"What this is about is building on our expertise in photovoltaics," project leader Alistair Sproul explained to pv magazine. "It takes it and links it across to other work that is being done in the area of solar architecture and low-carbon materials."
"Were looking at energy in its broadest possible context," he continued, "renewable energy, energy efficiency in relation to buildings and not just individual buildings but precincts, cities and that sort of scale."
One part of the research is investigating how solar-thermal technology can be integrated in solar photovoltaics and then in turn into building design. Sproul elaborated: "There is an opportunity here to look at it and say if the cost of the photovoltaic module on its own is coming down, if we can add in hybrid photovoltaic thermal systems and add in day lighting, shading, without increasing the cost too greatly, you get multiple benefits."
The UNSW team is also looking at human and societal factors that may be holding back the wider application of photovoltaics. There may be percpetual, political or regulatory impediments to photovoltaic growth and the research hopes to formulate strategies to confront and overcome them.
In keeping with this aim, the CRC for Low-Carbon Living is partnering with Australian and international construction company Brookfield Multiplex. Both the company and the researchers hope to be able to encourage the take-up of photovoltaic products more widely as a part of the construction process.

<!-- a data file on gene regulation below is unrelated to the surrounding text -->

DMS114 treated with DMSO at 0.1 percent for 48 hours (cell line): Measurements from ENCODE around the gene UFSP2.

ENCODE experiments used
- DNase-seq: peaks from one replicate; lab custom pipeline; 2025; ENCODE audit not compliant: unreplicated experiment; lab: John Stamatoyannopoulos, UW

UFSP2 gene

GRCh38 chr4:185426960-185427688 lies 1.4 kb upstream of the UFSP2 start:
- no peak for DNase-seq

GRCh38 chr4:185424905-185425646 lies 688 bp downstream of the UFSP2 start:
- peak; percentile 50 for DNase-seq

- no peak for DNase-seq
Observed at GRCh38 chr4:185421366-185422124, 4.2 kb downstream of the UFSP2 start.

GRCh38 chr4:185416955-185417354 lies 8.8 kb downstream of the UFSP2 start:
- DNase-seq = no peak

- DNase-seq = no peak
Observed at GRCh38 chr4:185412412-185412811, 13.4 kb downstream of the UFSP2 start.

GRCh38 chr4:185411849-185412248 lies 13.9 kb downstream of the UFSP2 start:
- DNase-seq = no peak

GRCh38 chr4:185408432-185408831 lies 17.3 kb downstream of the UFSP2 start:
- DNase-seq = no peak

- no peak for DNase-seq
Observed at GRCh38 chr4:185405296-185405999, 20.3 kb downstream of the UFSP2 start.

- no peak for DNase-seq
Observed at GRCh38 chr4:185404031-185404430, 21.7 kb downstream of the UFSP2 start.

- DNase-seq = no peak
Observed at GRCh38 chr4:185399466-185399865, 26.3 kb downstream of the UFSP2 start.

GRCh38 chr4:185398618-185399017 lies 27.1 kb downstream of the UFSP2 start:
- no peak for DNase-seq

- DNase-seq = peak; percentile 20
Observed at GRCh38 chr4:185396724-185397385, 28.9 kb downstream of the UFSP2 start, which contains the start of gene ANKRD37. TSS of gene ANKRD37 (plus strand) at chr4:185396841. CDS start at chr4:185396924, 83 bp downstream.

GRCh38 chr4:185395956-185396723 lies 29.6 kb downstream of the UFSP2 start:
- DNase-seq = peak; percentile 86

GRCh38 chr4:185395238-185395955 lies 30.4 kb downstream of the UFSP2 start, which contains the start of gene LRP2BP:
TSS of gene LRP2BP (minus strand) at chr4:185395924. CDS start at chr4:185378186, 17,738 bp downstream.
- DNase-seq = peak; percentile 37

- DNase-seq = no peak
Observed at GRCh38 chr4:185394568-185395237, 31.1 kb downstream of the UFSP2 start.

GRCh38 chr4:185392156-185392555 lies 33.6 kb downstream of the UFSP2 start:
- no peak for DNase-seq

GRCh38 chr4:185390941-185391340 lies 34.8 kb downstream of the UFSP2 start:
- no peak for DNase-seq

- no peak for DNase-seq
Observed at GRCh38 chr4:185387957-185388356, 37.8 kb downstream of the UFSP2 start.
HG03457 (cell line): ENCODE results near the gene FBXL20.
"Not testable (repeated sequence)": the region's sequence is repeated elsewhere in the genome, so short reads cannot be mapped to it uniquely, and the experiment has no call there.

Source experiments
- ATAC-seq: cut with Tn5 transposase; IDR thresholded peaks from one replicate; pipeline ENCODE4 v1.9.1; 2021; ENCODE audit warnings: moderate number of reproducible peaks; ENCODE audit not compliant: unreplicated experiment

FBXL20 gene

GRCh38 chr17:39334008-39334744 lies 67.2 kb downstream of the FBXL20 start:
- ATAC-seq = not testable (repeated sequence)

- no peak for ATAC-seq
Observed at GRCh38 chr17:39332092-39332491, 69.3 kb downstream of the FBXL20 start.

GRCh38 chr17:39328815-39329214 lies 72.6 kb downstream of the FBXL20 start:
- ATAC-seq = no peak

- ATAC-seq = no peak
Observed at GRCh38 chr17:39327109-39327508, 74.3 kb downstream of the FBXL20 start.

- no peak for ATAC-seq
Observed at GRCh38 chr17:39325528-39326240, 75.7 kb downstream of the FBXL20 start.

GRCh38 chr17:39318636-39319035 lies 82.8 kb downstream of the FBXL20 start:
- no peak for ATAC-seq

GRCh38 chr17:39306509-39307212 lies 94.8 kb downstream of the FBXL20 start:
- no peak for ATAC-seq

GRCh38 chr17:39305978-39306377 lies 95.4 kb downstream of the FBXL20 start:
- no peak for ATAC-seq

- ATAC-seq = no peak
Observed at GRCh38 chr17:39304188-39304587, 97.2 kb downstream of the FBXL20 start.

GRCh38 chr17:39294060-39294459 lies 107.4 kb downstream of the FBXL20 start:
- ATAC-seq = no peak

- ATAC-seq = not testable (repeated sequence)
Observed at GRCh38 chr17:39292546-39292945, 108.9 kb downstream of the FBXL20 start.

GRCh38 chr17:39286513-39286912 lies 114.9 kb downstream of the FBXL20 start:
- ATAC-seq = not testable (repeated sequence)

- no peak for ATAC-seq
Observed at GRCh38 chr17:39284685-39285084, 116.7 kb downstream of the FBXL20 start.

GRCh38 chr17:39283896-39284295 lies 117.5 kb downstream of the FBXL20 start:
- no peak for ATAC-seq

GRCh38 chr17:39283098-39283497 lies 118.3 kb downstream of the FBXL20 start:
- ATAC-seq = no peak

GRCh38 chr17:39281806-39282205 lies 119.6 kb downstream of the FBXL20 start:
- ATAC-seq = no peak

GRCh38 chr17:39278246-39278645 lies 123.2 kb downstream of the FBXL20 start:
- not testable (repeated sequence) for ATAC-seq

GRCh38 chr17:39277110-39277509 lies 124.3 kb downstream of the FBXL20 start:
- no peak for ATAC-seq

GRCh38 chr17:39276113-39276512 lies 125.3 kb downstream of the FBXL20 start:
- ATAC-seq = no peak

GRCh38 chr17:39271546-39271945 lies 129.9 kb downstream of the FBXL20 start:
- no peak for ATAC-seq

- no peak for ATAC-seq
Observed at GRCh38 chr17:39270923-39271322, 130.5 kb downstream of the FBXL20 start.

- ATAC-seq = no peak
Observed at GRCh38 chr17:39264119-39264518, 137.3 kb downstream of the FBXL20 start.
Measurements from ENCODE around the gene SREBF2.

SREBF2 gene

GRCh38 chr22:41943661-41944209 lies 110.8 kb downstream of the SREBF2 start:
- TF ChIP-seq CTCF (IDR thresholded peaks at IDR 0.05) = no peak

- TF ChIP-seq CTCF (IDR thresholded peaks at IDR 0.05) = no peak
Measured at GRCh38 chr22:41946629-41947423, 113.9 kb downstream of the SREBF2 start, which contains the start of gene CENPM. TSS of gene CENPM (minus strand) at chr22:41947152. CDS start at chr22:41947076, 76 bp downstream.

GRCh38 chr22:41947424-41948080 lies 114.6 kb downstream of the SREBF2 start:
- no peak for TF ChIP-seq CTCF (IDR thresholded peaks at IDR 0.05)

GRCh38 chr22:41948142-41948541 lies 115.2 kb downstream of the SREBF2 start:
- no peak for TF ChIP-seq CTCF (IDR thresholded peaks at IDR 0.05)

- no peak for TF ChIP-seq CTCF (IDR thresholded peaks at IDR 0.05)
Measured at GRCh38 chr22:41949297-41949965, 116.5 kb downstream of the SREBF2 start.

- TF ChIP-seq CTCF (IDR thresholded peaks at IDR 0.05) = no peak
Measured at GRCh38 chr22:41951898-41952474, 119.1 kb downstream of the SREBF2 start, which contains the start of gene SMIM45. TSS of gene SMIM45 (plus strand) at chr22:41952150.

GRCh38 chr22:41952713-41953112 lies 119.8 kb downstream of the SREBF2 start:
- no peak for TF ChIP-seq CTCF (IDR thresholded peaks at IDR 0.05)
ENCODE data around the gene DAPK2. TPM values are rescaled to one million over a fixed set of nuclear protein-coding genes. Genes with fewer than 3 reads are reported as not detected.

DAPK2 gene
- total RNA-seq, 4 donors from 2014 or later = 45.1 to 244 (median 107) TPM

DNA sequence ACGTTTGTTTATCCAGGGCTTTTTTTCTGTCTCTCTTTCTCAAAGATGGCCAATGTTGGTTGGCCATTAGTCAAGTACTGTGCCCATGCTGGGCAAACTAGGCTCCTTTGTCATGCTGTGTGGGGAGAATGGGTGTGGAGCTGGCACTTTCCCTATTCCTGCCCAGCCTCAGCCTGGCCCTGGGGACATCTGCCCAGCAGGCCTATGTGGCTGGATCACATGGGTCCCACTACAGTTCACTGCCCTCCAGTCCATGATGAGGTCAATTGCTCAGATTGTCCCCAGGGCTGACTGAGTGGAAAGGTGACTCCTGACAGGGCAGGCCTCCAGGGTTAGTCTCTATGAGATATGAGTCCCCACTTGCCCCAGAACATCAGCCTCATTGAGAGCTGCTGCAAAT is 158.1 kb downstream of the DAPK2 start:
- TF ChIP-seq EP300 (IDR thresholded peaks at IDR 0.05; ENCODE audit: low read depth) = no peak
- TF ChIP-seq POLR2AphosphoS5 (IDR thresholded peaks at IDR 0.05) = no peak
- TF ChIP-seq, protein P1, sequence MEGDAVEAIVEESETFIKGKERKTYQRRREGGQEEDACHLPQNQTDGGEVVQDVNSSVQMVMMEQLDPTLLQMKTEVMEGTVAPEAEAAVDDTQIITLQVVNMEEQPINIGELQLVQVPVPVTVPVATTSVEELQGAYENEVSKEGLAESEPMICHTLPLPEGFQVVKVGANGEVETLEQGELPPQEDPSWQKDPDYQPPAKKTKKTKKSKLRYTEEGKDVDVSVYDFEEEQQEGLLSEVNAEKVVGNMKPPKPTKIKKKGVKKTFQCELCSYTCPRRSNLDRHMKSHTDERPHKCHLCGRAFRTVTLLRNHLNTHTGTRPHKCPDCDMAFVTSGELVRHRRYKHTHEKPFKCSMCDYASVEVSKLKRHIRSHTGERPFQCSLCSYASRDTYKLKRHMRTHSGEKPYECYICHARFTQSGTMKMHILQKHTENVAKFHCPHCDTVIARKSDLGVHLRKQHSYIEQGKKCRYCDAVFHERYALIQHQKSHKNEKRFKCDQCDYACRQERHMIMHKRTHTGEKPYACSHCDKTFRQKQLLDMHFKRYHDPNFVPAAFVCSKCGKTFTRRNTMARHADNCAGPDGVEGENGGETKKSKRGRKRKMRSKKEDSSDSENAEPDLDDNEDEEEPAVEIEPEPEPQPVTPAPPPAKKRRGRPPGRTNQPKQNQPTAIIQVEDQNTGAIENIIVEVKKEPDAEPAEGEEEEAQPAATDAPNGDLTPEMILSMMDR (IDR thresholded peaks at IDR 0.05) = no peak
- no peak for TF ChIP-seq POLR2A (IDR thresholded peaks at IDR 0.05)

Brookfield Multiplex also built of the CRCs new building on the UNSW campus, which, Sproul said, is a "living laboratory" for some of the techniques and technologies the team is developing. "As this building was being built we were commenting on design issues and a fair proportion of what we would like to see in a green building has been incorporated into this building," Sproul told pv magazine. "So its a whole test-bed and now that were in the building, we can start to look at the performance of the building and critically access its performance."
The potential project timeframe is seven years, dependent on the project meeting Australian Commonwealth Government funding requirements. Sproul added however that he imagines the research in this field continuing indefinitely: "We dont believe that this [climate change] is a problem that is going to be solved in seven years, but we think this is the start of something good and we want to keep in going."